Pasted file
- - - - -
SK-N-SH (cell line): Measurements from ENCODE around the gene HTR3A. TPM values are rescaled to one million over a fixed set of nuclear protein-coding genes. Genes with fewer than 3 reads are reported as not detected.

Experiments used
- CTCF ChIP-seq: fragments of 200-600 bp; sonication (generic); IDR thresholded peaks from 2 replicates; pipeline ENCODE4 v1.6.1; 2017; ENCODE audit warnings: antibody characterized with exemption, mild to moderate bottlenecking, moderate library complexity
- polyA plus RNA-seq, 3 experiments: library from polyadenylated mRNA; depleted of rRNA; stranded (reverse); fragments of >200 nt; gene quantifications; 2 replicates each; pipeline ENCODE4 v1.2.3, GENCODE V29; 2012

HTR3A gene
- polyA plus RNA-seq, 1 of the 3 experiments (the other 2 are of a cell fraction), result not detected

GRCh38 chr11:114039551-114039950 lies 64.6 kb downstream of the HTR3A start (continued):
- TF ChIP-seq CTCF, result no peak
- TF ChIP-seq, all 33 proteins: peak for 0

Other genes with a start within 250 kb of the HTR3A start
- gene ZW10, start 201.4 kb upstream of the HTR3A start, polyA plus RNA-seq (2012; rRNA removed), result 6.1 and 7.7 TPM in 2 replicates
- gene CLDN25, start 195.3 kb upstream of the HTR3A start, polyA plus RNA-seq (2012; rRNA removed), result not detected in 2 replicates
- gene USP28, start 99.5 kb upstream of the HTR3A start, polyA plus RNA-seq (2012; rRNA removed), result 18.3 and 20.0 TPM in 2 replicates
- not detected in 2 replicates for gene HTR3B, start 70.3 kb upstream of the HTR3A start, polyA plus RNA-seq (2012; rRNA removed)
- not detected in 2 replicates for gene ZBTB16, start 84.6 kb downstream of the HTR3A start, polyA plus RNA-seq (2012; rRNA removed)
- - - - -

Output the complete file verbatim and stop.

SK-N-SH (cell line): Measurements from ENCODE around the gene HTR3A. TPM values are rescaled to one million over a fixed set of nuclear protein-coding genes. Genes with fewer than 3 reads are reported as not detected.

Experiments used
- CTCF ChIP-seq: fragments of 200-600 bp; sonication (generic); IDR thresholded peaks from 2 replicates; pipeline ENCODE4 v1.6.1; 2017; ENCODE audit warnings: antibody characterized with exemption, mild to moderate bottlenecking, moderate library complexity
- polyA plus RNA-seq, 3 experiments: library from polyadenylated mRNA; depleted of rRNA; stranded (reverse); fragments of >200 nt; gene quantifications; 2 replicates each; pipeline ENCODE4 v1.2.3, GENCODE V29; 2012

HTR3A gene
- polyA plus RNA-seq, 1 of the 3 experiments (the other 2 are of a cell fraction), result not detected

GRCh38 chr11:114039551-114039950 lies 64.6 kb downstream of the HTR3A start (continued):
- TF ChIP-seq CTCF, result no peak
- TF ChIP-seq, all 33 proteins: peak for 0

Other genes with a start within 250 kb of the HTR3A start
- gene ZW10, start 201.4 kb upstream of the HTR3A start, polyA plus RNA-seq (2012; rRNA removed), result 6.1 and 7.7 TPM in 2 replicates
- gene CLDN25, start 195.3 kb upstream of the HTR3A start, polyA plus RNA-seq (2012; rRNA removed), result not detected in 2 replicates
- gene USP28, start 99.5 kb upstream of the HTR3A start, polyA plus RNA-seq (2012; rRNA removed), result 18.3 and 20.0 TPM in 2 replicates
- not detected in 2 replicates for gene HTR3B, start 70.3 kb upstream of the HTR3A start, polyA plus RNA-seq (2012; rRNA removed)
- not detected in 2 replicates for gene ZBTB16, start 84.6 kb downstream of the HTR3A start, polyA plus RNA-seq (2012; rRNA removed)